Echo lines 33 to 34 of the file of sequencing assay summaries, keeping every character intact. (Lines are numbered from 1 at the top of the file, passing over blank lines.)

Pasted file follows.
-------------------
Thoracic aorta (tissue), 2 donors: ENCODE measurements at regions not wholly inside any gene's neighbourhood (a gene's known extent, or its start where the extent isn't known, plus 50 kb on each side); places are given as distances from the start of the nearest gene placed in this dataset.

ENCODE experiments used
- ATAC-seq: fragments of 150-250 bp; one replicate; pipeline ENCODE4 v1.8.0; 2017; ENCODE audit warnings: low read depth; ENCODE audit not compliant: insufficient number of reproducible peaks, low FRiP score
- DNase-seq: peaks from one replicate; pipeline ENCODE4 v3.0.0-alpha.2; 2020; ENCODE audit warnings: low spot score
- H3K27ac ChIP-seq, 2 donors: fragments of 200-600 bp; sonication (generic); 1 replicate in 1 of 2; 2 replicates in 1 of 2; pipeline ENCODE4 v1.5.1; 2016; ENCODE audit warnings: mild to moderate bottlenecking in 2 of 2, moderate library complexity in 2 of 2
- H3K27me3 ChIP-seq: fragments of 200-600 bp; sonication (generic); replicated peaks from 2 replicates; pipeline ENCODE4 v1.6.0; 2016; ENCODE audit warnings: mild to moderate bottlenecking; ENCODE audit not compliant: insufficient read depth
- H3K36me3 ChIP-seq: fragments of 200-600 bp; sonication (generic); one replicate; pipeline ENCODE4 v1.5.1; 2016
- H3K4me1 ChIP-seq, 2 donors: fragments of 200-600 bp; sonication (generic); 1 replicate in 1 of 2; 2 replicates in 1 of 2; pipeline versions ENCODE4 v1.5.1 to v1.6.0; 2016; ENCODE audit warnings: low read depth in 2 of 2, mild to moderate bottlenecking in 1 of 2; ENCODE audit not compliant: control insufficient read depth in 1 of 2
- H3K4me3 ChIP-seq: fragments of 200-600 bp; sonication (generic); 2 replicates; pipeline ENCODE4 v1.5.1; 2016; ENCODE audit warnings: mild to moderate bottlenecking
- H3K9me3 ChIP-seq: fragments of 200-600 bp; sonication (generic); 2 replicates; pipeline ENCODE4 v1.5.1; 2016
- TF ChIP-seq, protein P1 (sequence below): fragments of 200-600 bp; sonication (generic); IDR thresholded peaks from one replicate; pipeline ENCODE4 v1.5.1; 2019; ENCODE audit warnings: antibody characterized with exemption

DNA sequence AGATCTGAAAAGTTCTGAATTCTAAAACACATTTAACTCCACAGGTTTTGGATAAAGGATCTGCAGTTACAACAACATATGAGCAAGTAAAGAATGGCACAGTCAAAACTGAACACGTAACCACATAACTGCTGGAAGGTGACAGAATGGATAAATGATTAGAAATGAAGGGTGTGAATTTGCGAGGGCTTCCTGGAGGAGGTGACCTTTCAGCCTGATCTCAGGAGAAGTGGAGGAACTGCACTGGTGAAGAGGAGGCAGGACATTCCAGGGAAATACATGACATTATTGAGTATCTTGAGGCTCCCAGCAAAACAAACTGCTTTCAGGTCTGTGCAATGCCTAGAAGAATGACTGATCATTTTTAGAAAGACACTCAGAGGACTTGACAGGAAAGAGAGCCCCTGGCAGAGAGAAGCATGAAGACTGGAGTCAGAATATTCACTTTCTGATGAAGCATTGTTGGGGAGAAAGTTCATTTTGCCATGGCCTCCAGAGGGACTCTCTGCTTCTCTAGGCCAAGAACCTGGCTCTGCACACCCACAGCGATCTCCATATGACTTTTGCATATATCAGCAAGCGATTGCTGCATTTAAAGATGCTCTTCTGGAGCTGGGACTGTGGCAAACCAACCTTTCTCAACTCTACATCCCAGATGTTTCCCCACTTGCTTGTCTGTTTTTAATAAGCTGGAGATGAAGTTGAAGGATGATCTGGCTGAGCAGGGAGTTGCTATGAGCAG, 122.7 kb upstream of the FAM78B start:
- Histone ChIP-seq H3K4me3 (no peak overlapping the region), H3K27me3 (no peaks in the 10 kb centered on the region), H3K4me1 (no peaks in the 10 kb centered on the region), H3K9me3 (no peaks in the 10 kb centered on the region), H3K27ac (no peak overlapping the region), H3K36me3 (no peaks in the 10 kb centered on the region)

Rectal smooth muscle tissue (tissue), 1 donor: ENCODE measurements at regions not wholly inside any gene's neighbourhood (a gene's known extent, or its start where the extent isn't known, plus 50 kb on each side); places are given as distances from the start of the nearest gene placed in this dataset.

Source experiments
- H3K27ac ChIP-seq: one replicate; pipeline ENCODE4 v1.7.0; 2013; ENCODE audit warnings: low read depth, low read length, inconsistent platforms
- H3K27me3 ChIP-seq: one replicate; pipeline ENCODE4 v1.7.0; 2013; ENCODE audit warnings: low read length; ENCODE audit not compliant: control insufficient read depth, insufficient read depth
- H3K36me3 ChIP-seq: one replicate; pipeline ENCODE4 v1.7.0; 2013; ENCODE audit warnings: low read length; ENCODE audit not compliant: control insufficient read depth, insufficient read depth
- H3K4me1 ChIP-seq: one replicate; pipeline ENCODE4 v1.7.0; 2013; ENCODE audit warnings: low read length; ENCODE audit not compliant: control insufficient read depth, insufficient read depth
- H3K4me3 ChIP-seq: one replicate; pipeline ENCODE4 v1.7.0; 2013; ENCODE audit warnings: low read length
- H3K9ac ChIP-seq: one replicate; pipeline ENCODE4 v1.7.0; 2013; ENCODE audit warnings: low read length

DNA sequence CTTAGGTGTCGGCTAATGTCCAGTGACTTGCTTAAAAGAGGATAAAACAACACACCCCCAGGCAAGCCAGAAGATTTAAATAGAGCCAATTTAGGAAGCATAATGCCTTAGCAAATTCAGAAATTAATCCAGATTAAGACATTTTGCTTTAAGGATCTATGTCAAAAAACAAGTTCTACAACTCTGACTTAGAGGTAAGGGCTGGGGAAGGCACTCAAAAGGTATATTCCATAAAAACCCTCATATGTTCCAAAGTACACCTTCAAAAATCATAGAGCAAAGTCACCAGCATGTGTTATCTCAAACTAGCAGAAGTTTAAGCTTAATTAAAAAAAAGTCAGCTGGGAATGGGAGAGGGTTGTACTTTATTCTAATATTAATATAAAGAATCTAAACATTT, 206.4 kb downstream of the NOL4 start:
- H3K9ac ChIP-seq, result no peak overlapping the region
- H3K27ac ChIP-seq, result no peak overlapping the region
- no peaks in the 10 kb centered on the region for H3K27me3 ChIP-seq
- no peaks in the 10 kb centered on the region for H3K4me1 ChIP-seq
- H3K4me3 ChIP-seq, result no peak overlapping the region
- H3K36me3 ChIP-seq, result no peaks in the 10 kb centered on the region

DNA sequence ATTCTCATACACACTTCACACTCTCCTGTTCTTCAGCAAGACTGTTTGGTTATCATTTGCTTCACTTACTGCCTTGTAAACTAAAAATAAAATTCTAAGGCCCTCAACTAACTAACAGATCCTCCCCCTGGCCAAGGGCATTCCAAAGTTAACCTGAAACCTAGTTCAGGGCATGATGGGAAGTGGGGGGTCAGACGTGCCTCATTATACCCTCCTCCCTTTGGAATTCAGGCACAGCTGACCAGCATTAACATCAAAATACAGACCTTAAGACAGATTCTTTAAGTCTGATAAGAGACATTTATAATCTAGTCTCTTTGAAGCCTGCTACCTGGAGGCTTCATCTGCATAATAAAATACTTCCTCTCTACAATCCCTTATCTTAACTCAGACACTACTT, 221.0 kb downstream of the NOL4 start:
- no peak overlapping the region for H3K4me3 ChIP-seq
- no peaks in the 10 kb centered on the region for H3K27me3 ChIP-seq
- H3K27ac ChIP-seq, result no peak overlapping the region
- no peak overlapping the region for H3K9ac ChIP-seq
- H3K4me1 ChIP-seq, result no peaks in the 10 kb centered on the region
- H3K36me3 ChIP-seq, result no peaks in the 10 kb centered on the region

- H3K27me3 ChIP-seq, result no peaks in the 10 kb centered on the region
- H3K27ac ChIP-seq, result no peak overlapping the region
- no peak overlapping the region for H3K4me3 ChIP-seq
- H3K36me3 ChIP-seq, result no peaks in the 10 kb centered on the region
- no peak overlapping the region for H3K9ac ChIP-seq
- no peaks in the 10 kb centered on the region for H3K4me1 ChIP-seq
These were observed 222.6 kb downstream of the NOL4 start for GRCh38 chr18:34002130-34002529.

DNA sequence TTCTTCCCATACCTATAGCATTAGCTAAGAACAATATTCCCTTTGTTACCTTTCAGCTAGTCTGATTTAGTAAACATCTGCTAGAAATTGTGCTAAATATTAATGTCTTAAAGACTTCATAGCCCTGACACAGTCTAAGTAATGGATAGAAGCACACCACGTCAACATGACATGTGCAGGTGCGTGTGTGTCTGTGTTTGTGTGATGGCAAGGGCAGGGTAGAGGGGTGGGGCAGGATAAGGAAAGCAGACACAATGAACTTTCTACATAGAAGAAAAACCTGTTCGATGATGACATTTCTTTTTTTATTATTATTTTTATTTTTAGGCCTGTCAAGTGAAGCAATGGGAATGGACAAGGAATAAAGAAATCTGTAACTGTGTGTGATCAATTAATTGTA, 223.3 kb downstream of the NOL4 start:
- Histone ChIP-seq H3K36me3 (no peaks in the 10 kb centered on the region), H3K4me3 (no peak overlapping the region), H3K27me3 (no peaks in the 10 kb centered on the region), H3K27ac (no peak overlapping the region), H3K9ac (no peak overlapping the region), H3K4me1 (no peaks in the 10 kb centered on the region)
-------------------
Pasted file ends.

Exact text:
- no peak overlapping the region for H3K9ac ChIP-seq
- H3K4me1 ChIP-seq, result no peaks in the 10 kb centered on the region